I said two weeks ago that I wanted to talk about a trope that pops up from time to time in not just Christian speculative fiction, but every genre of Christian fiction. I don’t think it’s as prevalent nowadays as it used to be, but every now and then, when I’m at a conference, I’ll hear a newer writer fall into a particular trope, one that strikes us all at one time or another. it’s not necessarily a single factor in the story, such as characters or plots or anything like that. Instead, it’s an attitude that develops in these certain authors that then spills over into their books.
Now sharing the Good News of the Gospel with the unsaved, unchurched, dechurched, lost, seeking, or what-have-you is a worthy and laudable goal. As a matter of fact, it’s something that I think more Christians have to take seriously. Just last night, I found just that message in a YouTube video from a most unlikely source:
My problem with that attitude creeping into Christian fiction is this: writing Christian fiction to help save the lost and fallen sinners out there simply doesn’t work. There’s a fundamental flaw with that plan, and it has to do with who we’re trying to reach.
Or, to put the question another way, who is our audience?
That’s a question that I was taught to ask myself when I was in the Seminary. My Homiletics 101 (not the actual title or number, but you get the idea) professor taught us that a necessary step in preparing a sermon is to consider who it is you’ll be delivering it to. Is your congregation made up of older folks? Younger folks? New marrieds? Veteran Christians? Beginners? While God’s Word doesn’t change, the message we craft to speak about it must depending on who it is we’re trying to reach. The example that he used is that you wouldn’t deliver a scathing sermon about the need for sexual purity before marriage to a group of senior citizens in a nursing home, just as you wouldn’t preach about how to deal with the fears of impending death to a group of high school students. Two different audiences in two different places in life, and thus, you would tailor what you’re saying to each group.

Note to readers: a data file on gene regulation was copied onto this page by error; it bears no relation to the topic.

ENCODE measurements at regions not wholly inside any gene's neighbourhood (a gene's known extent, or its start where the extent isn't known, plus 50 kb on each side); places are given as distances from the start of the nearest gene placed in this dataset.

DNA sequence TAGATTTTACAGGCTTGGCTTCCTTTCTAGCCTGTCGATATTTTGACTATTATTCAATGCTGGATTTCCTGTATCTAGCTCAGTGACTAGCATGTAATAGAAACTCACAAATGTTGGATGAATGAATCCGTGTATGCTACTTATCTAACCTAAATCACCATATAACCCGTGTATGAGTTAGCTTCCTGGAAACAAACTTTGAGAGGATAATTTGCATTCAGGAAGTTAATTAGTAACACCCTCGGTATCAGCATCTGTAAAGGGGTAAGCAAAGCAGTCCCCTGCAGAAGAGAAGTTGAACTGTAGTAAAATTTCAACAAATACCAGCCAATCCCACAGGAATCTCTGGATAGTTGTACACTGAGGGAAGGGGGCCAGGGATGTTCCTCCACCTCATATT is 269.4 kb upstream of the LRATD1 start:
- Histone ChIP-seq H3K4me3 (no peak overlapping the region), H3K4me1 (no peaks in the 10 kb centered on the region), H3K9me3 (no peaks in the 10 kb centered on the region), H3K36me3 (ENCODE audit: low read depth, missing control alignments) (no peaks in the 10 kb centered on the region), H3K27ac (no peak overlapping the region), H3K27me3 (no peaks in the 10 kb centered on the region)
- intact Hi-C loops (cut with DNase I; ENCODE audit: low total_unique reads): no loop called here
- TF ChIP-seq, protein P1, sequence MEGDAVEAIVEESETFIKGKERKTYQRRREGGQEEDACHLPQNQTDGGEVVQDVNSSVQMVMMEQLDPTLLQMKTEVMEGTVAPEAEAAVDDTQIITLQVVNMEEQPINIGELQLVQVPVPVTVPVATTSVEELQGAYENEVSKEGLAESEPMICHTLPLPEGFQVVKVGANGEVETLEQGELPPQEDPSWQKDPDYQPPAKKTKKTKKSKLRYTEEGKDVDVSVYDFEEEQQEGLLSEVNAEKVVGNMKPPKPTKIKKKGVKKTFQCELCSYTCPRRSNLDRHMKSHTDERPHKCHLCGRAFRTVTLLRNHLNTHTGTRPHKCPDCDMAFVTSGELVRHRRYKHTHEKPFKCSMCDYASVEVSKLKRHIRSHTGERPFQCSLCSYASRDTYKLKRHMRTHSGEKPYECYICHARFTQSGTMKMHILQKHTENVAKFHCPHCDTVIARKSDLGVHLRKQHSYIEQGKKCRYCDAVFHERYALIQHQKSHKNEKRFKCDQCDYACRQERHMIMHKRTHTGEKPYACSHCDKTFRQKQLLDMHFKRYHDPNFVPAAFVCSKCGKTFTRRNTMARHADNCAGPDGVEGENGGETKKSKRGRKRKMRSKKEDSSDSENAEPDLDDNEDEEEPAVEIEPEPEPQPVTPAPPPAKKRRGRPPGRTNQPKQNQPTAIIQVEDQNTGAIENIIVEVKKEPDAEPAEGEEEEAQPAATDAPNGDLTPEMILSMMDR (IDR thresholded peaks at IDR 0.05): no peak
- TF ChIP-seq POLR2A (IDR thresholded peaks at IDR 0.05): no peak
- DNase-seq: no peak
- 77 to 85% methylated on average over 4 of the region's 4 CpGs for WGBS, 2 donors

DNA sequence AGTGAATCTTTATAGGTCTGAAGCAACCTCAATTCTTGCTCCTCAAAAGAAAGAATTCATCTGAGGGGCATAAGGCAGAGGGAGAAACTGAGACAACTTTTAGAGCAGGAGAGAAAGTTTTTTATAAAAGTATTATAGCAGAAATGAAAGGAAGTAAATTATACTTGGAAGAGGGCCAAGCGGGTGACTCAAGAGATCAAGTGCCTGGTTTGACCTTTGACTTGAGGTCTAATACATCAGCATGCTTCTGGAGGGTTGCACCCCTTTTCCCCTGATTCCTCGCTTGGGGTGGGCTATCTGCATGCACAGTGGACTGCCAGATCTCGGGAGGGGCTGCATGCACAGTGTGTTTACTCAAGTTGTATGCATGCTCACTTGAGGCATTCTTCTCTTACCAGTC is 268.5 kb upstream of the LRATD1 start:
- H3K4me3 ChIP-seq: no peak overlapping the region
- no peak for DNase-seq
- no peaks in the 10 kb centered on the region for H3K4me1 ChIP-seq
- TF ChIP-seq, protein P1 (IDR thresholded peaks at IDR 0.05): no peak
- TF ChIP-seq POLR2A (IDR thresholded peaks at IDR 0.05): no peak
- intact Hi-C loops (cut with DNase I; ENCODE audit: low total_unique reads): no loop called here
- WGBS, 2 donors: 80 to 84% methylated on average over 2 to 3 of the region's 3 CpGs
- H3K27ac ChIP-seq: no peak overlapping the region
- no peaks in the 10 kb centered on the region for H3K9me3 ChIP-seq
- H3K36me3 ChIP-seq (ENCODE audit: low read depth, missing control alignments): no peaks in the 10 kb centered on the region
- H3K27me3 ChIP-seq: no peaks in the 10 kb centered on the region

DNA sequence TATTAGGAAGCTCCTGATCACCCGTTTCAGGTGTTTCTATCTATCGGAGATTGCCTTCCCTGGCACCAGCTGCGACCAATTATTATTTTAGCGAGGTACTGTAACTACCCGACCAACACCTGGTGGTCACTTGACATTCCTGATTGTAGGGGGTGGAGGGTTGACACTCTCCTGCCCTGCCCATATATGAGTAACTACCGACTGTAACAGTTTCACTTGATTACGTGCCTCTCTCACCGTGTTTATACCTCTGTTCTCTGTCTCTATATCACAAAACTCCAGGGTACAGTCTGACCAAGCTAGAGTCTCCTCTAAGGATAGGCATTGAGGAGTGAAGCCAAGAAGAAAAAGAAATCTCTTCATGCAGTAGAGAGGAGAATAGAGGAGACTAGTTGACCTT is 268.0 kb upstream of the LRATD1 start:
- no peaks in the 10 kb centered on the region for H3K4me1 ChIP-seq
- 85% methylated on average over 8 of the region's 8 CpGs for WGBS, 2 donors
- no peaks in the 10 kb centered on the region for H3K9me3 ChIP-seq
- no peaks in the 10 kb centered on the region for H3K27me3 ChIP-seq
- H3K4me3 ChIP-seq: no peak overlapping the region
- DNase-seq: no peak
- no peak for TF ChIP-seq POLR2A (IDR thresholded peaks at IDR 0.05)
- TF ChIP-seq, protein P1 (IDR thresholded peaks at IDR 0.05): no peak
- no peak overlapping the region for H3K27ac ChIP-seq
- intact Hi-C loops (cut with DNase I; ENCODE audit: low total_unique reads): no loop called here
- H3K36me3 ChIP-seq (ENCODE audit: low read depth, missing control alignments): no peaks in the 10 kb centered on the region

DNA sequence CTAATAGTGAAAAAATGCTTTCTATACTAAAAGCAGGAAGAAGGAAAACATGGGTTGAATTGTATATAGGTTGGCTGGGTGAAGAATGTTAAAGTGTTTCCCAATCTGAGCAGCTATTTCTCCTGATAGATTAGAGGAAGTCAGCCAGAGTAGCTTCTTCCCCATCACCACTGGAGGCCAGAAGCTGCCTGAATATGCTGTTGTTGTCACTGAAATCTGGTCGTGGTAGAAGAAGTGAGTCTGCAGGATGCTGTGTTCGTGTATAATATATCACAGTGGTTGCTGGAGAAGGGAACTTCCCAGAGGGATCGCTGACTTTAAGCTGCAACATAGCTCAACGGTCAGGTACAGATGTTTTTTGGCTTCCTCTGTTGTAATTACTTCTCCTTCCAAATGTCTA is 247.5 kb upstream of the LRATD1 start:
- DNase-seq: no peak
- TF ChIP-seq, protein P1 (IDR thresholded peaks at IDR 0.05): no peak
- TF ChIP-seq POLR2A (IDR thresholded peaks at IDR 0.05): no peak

We have to ask ourselves a similar question when we’re writing our stories. Who is the target audience for our stories? For example, while working on Failstate, I had to remind myself that I was writing my story for older teens, most likely boys, who enjoyed superheroes. The situations, emotions, and challenges that my characters faced had to ring true for that target audience or my story wouldn’t work.
I think we need to keep a more basic question in mind when we’re writing our fiction: who is it that actually reads Christian fiction? I’ll give you a hint by re-asking the question: Who is it that actually reads CHRISTIAN fiction?
I know, it’s a stumper.
That’s why, while it’s admirable to want to reach the lost and unsaved with our stories, it may not be a reasonable goal. They aren’t reading our stories and, truth be told, we’re wasting our time and, not only that, some great opportunities to minister to the folks who are reading our stories.
But that’s enough of that for today. In the next few weeks, I’ll come back to this topic and discuss who it is we’re trying to reach and what we can and should be saying to them. Until then, I look forward to hearing what you have to say. Have I completely lost it?